Green organisation urges Hong Kong power companies to 'hedge' on gas prices
Environmental organisation says buying gas at locked-in rates could protect against volatility, but firms insist idea unsuitable for Hong Kong
The city's two power companies should procure natural gas at locked-in prices to protect themselves against the risk of volatile and rapid price fluctuations, an environmental conservation organisation says.
By securing prices under forward contracts, the companies can secure natural gas imports and "hedge" against adverse price movements, according to the World Green Organisation, which says it could prevent sudden rises in customers' bills.
The call comes as the government seeks to have 50 per cent of energy used in the city generated locally from natural gas by 2020, from 20 per cent now.
Much of CLP Power's upwards tariff adjustment this year was driven by a rise in pricey piped gas from the mainland's second West-East pipeline, which is three times more expensive than the fast-depleting Yacheng reserve off Hainan .
The natural gas price is closely tied to that of crude and can swing wildly according to weather, season and supply.
"Hedging will not necessarily bring down fuel costs but it will mitigate fluctuations in natural gas prices, which can move as much as 40 per cent in a day," said organisation chief executive Dr William Yu Yuen-ping.
Yu has proposed that a hedging mechanism be included in the "scheme of control" - the regulatory framework between the suppliers and government.
Citigroup analyst Pierre Lau said: "Professional hedging, if implemented carefully, could mitigate fuel cost volatility risk."
Lau said the ideal gains and losses ratio from hedging could be set at 80 per cent to customers and 20 per cent for the utilities - the same share on the profits of electricity exported to the mainland - to incentivise the two utilities to optimise hedging. "The interests of the power companies and end-users therefore would be consistent," he added.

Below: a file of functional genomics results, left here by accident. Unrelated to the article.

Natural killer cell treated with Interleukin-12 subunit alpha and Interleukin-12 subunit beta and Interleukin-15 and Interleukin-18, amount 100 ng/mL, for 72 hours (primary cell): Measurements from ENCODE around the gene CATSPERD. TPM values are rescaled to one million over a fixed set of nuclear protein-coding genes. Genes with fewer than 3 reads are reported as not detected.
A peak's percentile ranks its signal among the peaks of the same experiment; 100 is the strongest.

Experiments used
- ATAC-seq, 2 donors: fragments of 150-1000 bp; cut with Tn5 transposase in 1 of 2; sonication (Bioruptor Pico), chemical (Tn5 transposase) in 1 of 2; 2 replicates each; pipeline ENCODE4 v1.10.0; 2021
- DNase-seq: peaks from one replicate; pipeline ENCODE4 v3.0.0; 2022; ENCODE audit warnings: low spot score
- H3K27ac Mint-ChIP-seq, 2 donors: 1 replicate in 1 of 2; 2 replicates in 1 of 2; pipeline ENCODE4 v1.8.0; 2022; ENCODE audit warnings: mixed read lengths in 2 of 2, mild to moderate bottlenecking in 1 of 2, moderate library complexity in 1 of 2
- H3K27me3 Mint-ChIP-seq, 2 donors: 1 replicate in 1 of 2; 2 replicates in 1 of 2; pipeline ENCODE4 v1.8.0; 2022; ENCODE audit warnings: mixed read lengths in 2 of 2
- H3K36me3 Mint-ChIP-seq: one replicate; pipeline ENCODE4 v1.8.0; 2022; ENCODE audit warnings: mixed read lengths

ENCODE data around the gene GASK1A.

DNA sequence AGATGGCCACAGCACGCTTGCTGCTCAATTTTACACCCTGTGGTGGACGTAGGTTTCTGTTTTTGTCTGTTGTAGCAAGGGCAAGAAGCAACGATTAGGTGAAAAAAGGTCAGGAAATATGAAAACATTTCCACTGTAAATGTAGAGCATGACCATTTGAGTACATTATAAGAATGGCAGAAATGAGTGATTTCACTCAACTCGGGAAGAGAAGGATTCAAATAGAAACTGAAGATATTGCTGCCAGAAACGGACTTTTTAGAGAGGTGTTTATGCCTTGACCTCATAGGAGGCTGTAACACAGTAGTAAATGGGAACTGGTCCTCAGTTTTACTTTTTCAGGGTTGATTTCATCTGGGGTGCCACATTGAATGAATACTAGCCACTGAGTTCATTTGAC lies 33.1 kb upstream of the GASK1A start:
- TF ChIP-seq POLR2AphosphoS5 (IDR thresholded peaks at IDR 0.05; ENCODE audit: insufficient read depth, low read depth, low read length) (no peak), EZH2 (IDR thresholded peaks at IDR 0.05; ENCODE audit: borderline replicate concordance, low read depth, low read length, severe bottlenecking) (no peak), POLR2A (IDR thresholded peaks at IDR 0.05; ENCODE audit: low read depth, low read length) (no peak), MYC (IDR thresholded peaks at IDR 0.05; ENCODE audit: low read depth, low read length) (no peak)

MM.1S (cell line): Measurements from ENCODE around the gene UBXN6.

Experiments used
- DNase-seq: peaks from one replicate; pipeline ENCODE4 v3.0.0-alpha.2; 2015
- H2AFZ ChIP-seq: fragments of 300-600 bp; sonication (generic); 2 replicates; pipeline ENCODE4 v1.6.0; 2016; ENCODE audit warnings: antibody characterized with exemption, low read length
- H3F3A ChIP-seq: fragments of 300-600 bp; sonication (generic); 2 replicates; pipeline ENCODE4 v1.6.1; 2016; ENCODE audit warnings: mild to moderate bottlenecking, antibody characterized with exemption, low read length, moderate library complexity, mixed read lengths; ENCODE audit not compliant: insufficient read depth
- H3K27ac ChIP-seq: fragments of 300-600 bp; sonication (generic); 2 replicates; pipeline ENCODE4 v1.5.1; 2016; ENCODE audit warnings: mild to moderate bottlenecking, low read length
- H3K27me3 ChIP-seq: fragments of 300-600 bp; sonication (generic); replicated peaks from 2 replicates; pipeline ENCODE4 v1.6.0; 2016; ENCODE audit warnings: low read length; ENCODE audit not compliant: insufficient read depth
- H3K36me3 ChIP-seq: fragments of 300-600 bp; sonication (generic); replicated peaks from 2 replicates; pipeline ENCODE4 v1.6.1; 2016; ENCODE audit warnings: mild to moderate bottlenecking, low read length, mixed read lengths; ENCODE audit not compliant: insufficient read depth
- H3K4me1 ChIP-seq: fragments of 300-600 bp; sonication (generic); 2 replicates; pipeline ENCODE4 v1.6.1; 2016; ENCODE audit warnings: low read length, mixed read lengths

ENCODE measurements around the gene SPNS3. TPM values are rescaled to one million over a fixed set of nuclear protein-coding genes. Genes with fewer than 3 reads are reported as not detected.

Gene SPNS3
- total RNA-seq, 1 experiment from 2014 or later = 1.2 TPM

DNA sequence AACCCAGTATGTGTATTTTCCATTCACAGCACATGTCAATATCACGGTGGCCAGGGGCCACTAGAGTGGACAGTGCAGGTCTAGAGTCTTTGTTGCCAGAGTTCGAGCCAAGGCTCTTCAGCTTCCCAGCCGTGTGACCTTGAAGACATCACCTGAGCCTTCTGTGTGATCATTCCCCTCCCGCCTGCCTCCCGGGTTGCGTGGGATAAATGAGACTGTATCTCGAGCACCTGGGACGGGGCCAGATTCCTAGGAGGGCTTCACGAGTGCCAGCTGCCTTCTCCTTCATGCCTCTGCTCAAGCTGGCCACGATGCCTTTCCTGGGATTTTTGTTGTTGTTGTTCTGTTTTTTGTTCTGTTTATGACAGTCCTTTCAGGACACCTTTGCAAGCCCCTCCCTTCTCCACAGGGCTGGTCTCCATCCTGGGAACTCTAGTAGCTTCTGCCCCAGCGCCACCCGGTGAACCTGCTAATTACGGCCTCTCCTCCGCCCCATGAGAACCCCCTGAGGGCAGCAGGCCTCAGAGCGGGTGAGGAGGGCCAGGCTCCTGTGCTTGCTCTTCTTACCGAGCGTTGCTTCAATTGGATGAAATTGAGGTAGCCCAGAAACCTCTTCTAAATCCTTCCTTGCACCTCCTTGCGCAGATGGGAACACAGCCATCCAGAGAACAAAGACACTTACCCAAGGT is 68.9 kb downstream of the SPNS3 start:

This means if gas prices rise 10 per cent from the hedged price, the supplier could reap a 2 per cent saving in fuel and the customer an 8 per cent saving in the fuel clause charge in his tariff bill.
Lau said it was common practice for energy companies as well as airlines to hedge against fuel price for fuel security.
But the risks are high. Cathay Pacific for instance, suffered hedging losses of up to HK$14 billion last year as oil prices plunged. While a utility pockets the difference if spot prices go up, they must square the difference if the price drops below the hedge.
Both city power companies rejected hedging, with CLP Power saying it did not guarantee lower fuel costs and, given market volatility, could even involve losses on the contract itself.
"Mechanisms are in place to ensure fuel procurement terms, including pricing, are appropriate in the market at the time," a spokesman said.
HK Electric said: "Any speculative hedging may lead to higher and volatile fuel cost and operating expenses, resulting in unnecessary tariff volatility for our customers. Therefore, we believe the idea of fuel hedging is not suitable for Hong Kong."
The Environment Bureau said it would listen to all views. A three-month consultation on the future development of the electricity market ends tomorrow.
Henry Hub spot prices for gas - named after a pipeline in Louisiana - have fallen from US$4 per million British thermal units (Btu) last July to US$2.85 in May.